Drawings - money taken from the business by the owner for personal use.
It has the effect of reducing capital.
Duality (or dual aspect) - the idea that a transaction has two effects on the
accounting equation.
Expenses - payments for resources that businesses use when producing goods and services.
Liability - money owed by a business or individual. .
Profit and loss account - a statement of the profit (or loss) made by a
business over a period of time.
Purchases - goods that are bought for resale, or raw materials and
components that are made into goods for sale.
Revenue - money received by a business for selling its output.
Trade creditors - suppliers who are owed money by a business (classed as a liability).
Trade debtors - money owed to a business by customers (classed as an asset).
Capital expenditure - expenditure on the purchase, alteration or improvement of fixed assets.
Randomly generated test of accounting terminology
Duncan Williamson 5/17/2012
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Capital income - money received from the sale of fixed assets.
Fixed assets - those assets of a business that are intended for long-term,
continuing use. They are not intended for resale.
Leasing - the hiring of fixed assets for a period of time.
Revenue expenditure - money spent on the running expenses of a business
including expenditure, on resources that will generally be used up in less
than one year.
Revenue income - money received from the sale of goods and services by a
business and also any income from other sources, such as interest payments
but excluding the sale of fixed assets.
Cash discount - a price reduction given to customers who pay before the
end of the trade credit period.
Credit sales - sales in which payment is made at an agreed later date.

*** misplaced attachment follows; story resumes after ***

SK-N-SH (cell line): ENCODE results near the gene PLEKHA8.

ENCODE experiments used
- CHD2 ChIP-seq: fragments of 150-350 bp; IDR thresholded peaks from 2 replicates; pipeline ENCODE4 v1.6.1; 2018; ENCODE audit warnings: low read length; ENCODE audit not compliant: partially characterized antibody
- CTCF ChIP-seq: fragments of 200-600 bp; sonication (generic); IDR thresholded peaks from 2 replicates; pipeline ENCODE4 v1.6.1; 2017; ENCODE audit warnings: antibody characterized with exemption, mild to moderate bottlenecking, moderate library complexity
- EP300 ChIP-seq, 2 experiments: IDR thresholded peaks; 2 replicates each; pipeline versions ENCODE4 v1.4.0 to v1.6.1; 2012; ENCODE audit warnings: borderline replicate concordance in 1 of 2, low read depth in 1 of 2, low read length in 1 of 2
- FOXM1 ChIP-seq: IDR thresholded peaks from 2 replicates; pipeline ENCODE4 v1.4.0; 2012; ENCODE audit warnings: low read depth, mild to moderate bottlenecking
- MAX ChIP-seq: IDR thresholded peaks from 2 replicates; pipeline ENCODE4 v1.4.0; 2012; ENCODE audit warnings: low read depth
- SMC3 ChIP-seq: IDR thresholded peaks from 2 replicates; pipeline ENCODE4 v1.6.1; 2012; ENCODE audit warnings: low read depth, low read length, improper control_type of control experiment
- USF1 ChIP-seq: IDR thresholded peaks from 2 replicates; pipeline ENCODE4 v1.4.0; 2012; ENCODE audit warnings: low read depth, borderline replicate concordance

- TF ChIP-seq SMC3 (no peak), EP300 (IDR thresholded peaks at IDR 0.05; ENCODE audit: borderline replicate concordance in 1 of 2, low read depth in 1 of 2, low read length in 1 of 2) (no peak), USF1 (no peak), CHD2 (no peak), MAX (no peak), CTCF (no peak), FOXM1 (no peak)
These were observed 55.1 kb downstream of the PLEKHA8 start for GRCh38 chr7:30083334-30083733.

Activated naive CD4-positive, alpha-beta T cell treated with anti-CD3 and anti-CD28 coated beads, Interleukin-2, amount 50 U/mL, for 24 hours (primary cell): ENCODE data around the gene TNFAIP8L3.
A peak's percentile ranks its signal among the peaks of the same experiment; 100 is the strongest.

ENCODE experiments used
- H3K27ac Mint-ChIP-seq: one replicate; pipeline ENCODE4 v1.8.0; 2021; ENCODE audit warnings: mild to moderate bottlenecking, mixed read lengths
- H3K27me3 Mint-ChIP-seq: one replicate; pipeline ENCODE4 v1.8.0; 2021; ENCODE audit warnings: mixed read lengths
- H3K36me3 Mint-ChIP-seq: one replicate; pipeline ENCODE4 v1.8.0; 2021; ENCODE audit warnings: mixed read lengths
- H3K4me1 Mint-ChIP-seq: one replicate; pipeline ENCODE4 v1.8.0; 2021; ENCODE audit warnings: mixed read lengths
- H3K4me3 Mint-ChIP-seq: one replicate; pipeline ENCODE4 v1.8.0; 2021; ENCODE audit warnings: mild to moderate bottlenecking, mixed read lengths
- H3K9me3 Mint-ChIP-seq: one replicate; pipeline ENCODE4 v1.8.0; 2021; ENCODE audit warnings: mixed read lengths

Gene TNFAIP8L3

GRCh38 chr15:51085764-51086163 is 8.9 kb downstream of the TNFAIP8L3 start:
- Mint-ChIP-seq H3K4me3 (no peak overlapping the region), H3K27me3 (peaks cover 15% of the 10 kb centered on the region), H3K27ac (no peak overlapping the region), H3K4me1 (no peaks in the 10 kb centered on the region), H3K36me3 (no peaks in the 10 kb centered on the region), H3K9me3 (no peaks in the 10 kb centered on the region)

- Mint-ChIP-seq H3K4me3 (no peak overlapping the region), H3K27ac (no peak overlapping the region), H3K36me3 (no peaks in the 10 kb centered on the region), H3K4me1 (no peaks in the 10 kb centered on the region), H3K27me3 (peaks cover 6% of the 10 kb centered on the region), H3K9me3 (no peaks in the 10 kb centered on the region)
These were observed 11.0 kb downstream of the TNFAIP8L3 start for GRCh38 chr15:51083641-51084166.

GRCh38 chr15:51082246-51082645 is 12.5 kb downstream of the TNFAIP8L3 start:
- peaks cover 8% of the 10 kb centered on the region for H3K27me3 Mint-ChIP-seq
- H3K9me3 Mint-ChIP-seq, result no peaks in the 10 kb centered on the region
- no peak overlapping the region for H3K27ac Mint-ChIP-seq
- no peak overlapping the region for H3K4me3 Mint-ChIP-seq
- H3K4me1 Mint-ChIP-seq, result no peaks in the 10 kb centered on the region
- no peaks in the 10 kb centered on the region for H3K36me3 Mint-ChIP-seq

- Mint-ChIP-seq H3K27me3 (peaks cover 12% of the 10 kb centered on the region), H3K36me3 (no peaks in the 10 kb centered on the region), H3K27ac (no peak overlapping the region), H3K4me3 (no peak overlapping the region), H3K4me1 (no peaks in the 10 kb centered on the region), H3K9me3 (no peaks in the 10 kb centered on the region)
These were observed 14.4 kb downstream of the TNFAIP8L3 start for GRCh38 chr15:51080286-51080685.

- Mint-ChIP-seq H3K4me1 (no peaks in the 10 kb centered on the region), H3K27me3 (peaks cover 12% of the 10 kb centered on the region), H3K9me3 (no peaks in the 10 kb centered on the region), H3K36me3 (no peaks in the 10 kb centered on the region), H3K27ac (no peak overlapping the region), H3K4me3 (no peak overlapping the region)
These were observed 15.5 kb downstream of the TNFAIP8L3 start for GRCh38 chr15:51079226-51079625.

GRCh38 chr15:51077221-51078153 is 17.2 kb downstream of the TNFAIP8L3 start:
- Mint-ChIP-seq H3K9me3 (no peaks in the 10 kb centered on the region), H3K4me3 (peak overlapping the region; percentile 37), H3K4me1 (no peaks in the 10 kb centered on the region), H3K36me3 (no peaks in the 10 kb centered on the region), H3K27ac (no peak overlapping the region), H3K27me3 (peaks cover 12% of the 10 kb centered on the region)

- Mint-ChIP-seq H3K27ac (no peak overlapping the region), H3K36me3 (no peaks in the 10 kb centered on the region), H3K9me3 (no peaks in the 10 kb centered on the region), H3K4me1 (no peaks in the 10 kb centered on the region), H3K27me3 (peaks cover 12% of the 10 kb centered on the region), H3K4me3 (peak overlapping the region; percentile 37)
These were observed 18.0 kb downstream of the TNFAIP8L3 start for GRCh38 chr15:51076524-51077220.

Nominal ledger or general ledger - a ledger which contains all impersonal
accounts, ie those that are neither customer or supplier accounts.
Sales day book or sales journal - a book of prime entry in which credit
sales are entered. It is sometimes also called the sold day book.
Sales ledger - a ledger which contains customer accounts and is used to record credit sales.
Sales ledger control account or total debtors account - an account in the
nominal ledger that shows the total amount owed by customers.
Trade discount - a reduction in the list price of goods, generally given to trade customers.
Accounting - a process that involves recording, classifying and
summarising business transactions to generate useful financial information
that can be communicated to a range of users.
Auditing - checking by accountants that the accounts produced by a business are 'true and fair'.
Book - a financial record of transactions.
Bookkeeping - the process of recording all the details of business transactions.
Business transaction - an event that affects the finances of a business, for
example the purchase of resources from suppliers and the sale of products
to customers.
Cost accountant - a specialist that calculates the cost of specific business activities.
Financial accountant - an accountant involved in the preparation of final
accounts from bookkeeping records.
Loss - the amount by which business costs are greater than sales revenue in
a given trading period.
Management accountant - an accountant involved in the preparation of
financial reports, statements and other data for use in decision making.
Profit - the amount of business income left over after all business costs
have been met for a trading period.
Stakeholders - the individuals and organisations that have an interest in the
accounts of a particular business.

Randomly generated test of accounting terminology
Duncan Williamson 5/17/2012
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Account - details of transactions that are similar in type, such as those in
connection with a named supplier.
Annual Report and Accounts - a formal company report containing
financial and other performance information that is produced for the
owners of the business once a year.